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For some strange reason, I can't get the template arguments in this one piece of code to implicitly cast to a compatible type.

#include <type_traits>

template <typename T, unsigned D>
struct vec;

template <>
struct vec<float, 2> {
    typedef float scalar;
    static constexpr unsigned dimension = 2;

    float x, y;
    float&       operator[] (unsigned i)       { return (&x)[i]; }
    float const& operator[] (unsigned i) const { return (&x)[i]; }
};


template <typename L, typename R>
struct add;

template <typename L, typename R, unsigned D>
struct add<vec<L, D>, vec<R, D>> {
    typedef vec<L, D> left_type;
    typedef vec<R, D> right_type;
    typedef vec<typename std::common_type<L, R>::type, D> return_type;

    add(left_type l, right_type r)
        : left(l),
          right(r)
    {}

    operator return_type() const
    {
        return_type result;
        for (unsigned i = 0; i < D; ++i)
            result[i] = left[i] + right[i];
        return result;
    }

    left_type  left;
    right_type right;
};


template <typename L, typename R, unsigned D>
add<vec<L, D>, vec<R, D>>
operator+(vec<L, D> const& lhs, vec<R, D> const& rhs)
{
    return {lhs, rhs};
}


int main()
{
    vec<float, 2> a, b, c;
    vec<float, 2> result = a + b + c;
}

Fails with:

prog.cpp: In function 'int main()':
prog.cpp:55:36: error: no match for 'operator+' in 'operator+ [with L = float, R = float, unsigned int D = 2u](((const vec<float, 2u>&)((const vec<float, 2u>*)(& a))), ((const vec<float, 2u>&)((const vec<float, 2u>*)(& b)))) + c'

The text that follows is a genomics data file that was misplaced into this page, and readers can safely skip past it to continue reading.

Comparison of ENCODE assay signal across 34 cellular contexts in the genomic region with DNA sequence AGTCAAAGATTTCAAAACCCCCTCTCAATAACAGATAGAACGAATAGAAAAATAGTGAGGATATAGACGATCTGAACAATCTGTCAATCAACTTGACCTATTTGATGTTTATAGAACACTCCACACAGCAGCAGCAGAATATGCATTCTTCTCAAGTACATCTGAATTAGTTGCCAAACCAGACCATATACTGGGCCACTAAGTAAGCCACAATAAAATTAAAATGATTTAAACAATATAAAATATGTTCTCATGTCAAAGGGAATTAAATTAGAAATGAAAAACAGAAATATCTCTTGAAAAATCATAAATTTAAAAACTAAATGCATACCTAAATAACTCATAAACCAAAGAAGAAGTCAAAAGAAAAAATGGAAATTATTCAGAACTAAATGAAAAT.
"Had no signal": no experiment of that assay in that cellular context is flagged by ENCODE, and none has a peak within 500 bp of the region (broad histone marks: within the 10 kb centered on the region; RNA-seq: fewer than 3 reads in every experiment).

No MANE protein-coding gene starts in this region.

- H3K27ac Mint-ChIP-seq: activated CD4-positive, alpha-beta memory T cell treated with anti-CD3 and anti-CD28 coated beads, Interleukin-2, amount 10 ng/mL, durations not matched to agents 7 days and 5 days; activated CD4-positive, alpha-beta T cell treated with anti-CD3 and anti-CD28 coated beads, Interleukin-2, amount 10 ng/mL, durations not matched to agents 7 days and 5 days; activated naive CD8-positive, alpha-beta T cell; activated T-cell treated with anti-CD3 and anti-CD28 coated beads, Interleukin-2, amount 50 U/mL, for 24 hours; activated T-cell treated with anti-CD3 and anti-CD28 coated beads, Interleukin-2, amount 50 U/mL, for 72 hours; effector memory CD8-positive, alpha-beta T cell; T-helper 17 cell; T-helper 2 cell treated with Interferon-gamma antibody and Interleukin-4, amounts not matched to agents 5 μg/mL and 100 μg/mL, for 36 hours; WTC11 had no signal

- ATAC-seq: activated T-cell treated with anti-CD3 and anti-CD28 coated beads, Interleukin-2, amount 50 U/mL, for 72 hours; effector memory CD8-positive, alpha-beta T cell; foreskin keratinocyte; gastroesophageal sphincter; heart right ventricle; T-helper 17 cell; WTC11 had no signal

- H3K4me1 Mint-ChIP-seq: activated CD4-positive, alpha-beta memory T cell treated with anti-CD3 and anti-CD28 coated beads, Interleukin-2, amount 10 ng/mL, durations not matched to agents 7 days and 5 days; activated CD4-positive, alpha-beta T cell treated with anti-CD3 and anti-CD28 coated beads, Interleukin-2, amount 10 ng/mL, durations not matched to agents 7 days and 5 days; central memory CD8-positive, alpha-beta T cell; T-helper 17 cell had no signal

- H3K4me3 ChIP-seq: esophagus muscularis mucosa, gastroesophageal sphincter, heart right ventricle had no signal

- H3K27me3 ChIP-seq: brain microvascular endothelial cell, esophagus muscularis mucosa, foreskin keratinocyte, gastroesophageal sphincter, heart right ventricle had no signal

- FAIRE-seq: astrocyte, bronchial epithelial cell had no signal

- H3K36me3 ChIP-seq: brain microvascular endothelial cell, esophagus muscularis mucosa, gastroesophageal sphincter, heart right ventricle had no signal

So if I'm correct, the compiler should see the code in the main function as this:

  • ((a + b) + c)
  • compute a + b
  • cast the result of a + b from add<...> to vec<float, 2> using the conversion operator in add<...>
  • compute (a + b) + c

But it never does the implicit cast. If I explicitly cast the result of (a + b) to a vec, the code works fine.

share|improve this question
    
That is an awful lot of code to wade through. Are you able to simplify your example? –  Oliver Charlesworth Jun 21 '11 at 22:21
    
@Oli I'll see what I can do. –  vedosity Jun 21 '11 at 22:28
5  
@Oli: Actually this is a pretty much boiled-down and straight-forward expression template implementation. This contains almost no algorithmic code, it's mostly the mechanics to make this work. I really don't see what's to criticize here. –  sbi Jun 21 '11 at 22:31
    
@sbi: The problem is that I'd like to help, but I'm tired and really don't want to read all that code! Oh well... –  Oliver Charlesworth Jun 21 '11 at 22:32
    
@sbi I've actually been trying to figure out exactly what this is called. I knew I had seen it before, but I couldn't remember the name. Thanks! –  vedosity Jun 21 '11 at 22:44

2 Answers 2

up vote 5 down vote accepted

I'm going to side-step your actual problem and instead make a recommendation: Rather than writing all of this complicated boilerplate from scratch, have a look at Boost.Proto, which has taken care of all the tricky details for you:

Proto is a framework for building Domain Specific Embedded Languages in C++. It provides tools for constructing, type-checking, transforming and executing expression templates. More specifically, Proto provides:

  • An expression tree data structure.
  • A mechanism for giving expressions additional behaviors and members.
  • Operator overloads for building the tree from an expression.
  • Utilities for defining the grammar to which an expression must conform.
  • An extensible mechanism for immediately executing an expression template.
  • An extensible set of tree transformations to apply to expression trees.

See also the library author's Expressive C++ series of articles, which more-or-less serve as an (excellent) in-depth Boost.Proto tutorial.